How To Change Gears On A Bike For Beginners? Full Guide

You need to frequently shift between the gears while cruising on the hills. If you’re a beginner, most likely, you don’t know when and how to change gears, especially when it comes to mountain biking.

While flat terrain is perfect with middle gear, downhills should be on high gear and uphills on low gear for a smooth ride. In this article, I’ll show how to change gears on a bike for beginners with a step-by-step process.

4 Steps on How To Change Gears On A Bike

  1. Step 1: Determine whether you need to lower or higher the gear
  2. Step 2: Keep pedaling
  3. Step 3: Remember the Gear Controller
  4. Step 4: Change Gear With Your Thumb
Total Time: 20 seconds

Step 1: Determine whether you need to lower or higher the gear:

Step 1 Determine whether you need to lower or higher the gear

If you’re riding on flat terrain, you should use the middle gear. For downhills, use high gear and for uphills, use a low gear to make a smooth ride.

Step 2: Keep pedaling:

Step 2 Keep pedaling

Don’t stop pedaling! You’ll need to keep your RPMs high in order to change gears without losing too much speed. Also be careful not to touch the rear derailleur as this can cause it damage.

Step 3: Remember the Gear Controller

Step 3 Remember the Gear Controller

Remember that front gears are controlled by the left hand and rear gears by the right hand.  Lowering the gear will result in easy pedaling while climbing hills, and highering the gear will give you extreme performance on the downhill. Remember which hand controls the front gears and which controls the rear gears. Keep this in mind as you work on changing gear!

Step 4: Change Gear With Your Thumb

Step 4 Change Gear With Your Thumb

Press the upward controller with your left thumb to lower the front gear and downward to higher it. Pressing down on the controller will shift your bike into a higher gear, while pressing up will move you into a lower gear. Remember that when moving between gears, always use gentle pressure and take care not to touch either derailleur.

Perfect for cleaning your rear cassette, front chain rings, derailleur pulley wheels, hubs and spindles, brake arms, bottom bracket / crank interface, and more.

Understanding Bike Gears:

Understanding Bike Gears
Understanding Bike Gears

Gear shifting is an important skill for anyone who wants to have a great time on bikes. It can make riding a lot less tiring, and it’s even helpful when you’re trying to beat someone in a race.

So what are gears, exactly? gears are simply the mechanism that allows you to change your speed while riding your bike. When you pedal, your bike turns around its central sprocket. Your front wheel turns at one speed while your back wheel turns at another – this is usually different depending on which gear you’re in.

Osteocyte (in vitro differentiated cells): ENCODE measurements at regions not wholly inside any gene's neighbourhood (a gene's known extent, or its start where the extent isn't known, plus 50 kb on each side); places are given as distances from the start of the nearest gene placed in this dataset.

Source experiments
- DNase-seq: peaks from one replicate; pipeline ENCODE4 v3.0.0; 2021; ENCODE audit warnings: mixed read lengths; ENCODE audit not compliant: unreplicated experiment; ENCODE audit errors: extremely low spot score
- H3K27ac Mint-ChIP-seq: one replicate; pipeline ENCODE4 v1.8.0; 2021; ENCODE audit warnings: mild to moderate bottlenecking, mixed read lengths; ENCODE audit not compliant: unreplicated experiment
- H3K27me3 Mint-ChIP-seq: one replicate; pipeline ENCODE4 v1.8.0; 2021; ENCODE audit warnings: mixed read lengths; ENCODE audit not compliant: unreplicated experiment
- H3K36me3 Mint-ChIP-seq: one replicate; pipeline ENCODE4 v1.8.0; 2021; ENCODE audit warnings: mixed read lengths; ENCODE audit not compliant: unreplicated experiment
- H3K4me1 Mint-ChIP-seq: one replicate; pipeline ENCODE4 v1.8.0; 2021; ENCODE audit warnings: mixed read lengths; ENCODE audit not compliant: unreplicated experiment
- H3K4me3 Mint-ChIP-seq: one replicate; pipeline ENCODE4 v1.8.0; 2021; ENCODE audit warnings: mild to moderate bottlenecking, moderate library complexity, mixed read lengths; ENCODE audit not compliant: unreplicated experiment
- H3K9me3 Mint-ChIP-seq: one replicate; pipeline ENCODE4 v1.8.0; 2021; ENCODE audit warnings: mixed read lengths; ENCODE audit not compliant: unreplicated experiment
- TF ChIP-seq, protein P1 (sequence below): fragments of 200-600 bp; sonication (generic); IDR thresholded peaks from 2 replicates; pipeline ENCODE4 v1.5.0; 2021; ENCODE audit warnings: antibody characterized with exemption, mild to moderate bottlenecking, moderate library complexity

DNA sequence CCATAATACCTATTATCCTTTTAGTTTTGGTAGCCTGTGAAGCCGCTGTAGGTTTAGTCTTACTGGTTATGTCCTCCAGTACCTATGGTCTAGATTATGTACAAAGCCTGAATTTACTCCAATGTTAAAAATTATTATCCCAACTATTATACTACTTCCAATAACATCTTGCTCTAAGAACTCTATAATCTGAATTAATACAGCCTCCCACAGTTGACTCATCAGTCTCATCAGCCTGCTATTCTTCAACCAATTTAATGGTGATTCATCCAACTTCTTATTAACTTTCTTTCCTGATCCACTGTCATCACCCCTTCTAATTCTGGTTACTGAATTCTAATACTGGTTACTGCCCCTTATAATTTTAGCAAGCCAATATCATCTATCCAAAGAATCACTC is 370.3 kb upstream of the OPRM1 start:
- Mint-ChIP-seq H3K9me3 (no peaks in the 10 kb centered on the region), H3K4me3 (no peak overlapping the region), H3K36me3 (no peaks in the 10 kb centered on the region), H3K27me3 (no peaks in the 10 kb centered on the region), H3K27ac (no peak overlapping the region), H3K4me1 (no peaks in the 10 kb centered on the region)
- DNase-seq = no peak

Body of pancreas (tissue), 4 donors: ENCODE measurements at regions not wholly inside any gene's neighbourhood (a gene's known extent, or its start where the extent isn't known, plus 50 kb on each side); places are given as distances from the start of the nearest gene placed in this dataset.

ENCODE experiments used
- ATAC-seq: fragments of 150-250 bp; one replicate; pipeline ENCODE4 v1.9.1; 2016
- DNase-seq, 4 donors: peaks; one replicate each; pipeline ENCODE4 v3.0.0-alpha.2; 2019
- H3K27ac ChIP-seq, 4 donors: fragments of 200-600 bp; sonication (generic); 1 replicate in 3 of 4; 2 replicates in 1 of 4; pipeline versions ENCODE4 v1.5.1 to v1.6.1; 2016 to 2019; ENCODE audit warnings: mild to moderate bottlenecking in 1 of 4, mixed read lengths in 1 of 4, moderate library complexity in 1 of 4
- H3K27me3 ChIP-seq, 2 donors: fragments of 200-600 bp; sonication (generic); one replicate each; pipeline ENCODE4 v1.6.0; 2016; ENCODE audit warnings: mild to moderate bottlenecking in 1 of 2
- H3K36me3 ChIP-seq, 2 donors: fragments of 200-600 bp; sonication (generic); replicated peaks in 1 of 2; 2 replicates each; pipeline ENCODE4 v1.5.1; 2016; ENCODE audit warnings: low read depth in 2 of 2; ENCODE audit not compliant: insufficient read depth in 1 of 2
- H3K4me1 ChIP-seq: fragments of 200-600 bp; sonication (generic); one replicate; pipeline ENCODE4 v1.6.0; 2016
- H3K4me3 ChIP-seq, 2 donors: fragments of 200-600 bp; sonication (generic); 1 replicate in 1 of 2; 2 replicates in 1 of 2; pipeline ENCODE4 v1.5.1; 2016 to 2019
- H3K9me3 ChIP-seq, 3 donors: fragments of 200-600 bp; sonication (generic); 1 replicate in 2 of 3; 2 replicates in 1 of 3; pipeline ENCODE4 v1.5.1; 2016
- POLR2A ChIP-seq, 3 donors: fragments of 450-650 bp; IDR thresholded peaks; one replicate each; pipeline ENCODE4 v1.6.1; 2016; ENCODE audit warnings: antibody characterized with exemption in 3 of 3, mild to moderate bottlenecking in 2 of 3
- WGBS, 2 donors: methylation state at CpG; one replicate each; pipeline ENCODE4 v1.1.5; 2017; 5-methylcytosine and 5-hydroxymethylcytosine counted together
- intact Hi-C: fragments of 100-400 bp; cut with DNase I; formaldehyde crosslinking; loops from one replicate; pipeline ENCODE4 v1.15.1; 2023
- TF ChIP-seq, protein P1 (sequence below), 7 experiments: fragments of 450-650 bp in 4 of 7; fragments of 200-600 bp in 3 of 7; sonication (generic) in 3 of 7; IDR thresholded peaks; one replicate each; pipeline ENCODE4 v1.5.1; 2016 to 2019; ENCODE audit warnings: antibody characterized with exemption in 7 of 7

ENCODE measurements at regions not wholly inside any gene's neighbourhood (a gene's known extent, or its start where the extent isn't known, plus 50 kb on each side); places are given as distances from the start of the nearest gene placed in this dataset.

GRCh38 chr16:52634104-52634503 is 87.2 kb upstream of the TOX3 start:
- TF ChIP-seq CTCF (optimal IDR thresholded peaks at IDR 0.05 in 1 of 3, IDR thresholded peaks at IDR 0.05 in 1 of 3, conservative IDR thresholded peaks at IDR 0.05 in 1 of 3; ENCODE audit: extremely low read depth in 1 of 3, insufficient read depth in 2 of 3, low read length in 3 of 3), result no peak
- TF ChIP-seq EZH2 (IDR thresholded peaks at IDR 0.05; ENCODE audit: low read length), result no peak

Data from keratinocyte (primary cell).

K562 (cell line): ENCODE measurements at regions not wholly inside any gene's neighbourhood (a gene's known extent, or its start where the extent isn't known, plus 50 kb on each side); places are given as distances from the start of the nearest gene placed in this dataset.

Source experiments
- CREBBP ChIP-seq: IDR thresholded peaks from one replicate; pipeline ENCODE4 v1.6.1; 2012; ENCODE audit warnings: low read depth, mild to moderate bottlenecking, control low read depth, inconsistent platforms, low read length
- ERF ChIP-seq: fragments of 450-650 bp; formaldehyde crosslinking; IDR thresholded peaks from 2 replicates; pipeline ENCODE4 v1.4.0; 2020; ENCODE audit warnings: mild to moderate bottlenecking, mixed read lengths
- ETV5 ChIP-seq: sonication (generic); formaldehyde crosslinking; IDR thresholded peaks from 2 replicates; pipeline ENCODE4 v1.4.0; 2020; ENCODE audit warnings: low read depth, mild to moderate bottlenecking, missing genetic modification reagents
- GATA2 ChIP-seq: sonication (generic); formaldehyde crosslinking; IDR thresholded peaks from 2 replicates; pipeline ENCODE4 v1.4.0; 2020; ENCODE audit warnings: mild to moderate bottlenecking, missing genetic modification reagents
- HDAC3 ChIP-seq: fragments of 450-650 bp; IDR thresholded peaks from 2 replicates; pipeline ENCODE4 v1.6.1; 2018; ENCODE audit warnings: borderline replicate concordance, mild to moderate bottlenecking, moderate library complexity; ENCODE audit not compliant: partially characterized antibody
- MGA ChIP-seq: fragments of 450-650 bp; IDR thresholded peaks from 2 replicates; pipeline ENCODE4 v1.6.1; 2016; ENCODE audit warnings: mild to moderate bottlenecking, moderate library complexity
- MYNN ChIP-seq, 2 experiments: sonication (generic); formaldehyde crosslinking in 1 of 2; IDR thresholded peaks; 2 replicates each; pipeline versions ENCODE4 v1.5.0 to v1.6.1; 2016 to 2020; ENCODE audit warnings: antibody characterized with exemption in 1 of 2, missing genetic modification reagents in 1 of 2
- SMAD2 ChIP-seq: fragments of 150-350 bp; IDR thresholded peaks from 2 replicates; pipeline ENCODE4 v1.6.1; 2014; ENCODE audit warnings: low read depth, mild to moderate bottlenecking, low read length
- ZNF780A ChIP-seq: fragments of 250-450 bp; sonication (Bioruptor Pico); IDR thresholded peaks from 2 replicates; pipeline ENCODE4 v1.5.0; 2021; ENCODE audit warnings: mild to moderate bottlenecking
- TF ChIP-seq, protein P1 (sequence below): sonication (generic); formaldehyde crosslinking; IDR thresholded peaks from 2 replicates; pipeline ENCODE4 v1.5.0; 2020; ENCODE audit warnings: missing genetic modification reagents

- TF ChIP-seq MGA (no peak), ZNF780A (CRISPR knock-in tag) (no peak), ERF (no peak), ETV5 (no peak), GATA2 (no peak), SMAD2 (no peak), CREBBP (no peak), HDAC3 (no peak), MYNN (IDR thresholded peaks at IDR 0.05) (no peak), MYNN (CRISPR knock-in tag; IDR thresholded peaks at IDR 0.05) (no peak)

But gears aren’t just for cruising around – they can also be really helpful when you’re trying to get ahead in a race. When you change gear, it changes the amount of torque that your bike is generating. This means that you can pedal harder and stay more focused on the task at hand – whether that’s racing or commuting.

How should a beginner ride a bike with gears?

A beginner should start by riding in a lower gear and gradually shifting to a higher gear as they gain more confidence and experience. They should also avoid using the highest gears until they are comfortable and familiar with the bike. Lastly, it’s important to avoid making sudden or jerky gear changes, as this can damage the bike’s drivetrain.


Should I pedal while changing gears?

Yes, you should always pedal while changing gears of your bike.

Is gear 1 high or low on a bike?

It depends on whether it’s rear or back. Gear 1 in the rear is low and on the other hand it is high for front.

What gear is easiest to bike on?

Lower gear is the easiest to bike on. However, it will move you super slow.


Shifting gears is a crucial part of riding a bike. It allows you to pedal more efficiently, whether you’re going up a hill or cruising down a paved road.

If you’re new to biking, shifting gears may seem daunting at first. But with a bit of practice, it’ll become second nature. Follow these steps on your next ride to change the gear and make yourself a pro rider.

Guide to different types of gears

  1. Standard double
  2. Compact
  3. Semi-compact
  4. Triple
  6. Hub gears
  7. PMP 33t chainring
  8. Cassette ratios

A standard double gear set is comprised of two gears. This type of gear ratio allows you to pedal at a constant speed and maintain your balance while cycling.

A compact gear set features smaller gears that allow for more revolutions per minute (RPM). This gives you more power when riding uphill and enables you to travel further with each pedaling cycle.